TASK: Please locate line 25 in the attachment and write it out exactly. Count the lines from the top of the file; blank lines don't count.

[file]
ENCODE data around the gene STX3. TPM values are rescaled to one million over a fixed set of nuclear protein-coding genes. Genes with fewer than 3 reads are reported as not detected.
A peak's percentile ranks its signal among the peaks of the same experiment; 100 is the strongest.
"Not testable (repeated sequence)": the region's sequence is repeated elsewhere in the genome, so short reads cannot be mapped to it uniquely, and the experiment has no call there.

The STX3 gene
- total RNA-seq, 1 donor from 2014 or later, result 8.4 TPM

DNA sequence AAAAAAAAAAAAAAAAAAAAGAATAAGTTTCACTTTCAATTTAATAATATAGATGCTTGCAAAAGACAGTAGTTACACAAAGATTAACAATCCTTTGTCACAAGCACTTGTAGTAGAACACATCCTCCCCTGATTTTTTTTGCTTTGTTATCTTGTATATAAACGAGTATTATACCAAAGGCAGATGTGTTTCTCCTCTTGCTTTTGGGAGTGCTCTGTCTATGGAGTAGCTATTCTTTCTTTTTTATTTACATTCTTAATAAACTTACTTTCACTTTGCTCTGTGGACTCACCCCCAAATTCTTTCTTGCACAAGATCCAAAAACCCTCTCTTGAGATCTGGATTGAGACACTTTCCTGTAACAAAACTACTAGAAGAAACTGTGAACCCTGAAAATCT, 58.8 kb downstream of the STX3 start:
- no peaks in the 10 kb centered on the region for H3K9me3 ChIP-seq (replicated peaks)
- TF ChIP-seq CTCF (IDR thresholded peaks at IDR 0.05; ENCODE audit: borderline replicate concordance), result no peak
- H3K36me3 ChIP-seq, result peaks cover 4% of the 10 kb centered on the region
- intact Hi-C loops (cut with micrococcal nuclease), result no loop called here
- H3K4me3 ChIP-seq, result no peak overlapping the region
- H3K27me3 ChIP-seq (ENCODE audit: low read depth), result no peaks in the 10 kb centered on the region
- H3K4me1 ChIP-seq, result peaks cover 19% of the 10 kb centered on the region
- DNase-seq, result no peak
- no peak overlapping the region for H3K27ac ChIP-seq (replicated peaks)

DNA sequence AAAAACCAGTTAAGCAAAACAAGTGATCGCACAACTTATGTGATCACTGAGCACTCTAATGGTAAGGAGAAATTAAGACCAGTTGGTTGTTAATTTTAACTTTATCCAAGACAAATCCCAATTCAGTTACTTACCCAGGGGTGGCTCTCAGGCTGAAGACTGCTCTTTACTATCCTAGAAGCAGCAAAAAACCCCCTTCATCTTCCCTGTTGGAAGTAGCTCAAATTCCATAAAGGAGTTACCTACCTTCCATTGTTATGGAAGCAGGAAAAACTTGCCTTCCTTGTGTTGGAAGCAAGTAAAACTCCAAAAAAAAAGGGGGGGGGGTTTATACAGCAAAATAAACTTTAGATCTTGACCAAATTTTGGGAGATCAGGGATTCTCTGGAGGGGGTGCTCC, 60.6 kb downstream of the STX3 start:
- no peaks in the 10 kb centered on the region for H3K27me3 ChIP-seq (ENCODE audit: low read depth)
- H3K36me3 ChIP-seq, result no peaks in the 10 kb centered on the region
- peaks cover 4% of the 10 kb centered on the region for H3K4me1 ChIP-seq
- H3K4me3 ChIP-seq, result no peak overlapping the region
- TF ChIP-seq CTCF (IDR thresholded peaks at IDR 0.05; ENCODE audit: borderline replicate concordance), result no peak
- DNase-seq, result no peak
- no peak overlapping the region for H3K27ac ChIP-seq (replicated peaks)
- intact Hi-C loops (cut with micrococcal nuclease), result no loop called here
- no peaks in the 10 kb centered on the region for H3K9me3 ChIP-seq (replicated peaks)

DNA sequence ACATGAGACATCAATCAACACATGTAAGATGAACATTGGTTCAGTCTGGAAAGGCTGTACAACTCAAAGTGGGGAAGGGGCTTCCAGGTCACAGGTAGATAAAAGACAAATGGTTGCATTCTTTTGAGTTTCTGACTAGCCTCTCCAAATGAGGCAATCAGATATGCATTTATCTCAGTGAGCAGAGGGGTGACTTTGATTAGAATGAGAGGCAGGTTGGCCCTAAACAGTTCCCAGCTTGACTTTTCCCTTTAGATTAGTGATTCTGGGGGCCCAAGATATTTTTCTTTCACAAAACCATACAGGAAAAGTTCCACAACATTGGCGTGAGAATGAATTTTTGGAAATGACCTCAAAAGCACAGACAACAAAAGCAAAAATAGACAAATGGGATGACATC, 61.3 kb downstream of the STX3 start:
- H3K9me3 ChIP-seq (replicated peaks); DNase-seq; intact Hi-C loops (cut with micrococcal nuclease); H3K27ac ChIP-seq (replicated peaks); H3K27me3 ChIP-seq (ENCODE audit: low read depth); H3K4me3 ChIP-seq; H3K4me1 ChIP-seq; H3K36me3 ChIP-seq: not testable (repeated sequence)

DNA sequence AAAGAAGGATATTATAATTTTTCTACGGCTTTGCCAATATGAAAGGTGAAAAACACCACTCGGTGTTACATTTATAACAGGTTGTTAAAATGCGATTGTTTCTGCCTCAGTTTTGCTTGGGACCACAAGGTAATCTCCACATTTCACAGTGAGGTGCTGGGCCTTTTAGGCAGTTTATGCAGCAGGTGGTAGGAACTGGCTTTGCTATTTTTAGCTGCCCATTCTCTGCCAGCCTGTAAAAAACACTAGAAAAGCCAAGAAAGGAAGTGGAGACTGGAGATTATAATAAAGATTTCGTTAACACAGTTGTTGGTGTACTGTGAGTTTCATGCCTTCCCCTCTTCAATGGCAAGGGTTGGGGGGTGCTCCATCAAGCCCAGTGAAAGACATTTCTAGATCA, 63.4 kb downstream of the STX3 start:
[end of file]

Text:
- no peaks in the 10 kb centered on the region for H3K9me3 ChIP-seq (replicated peaks)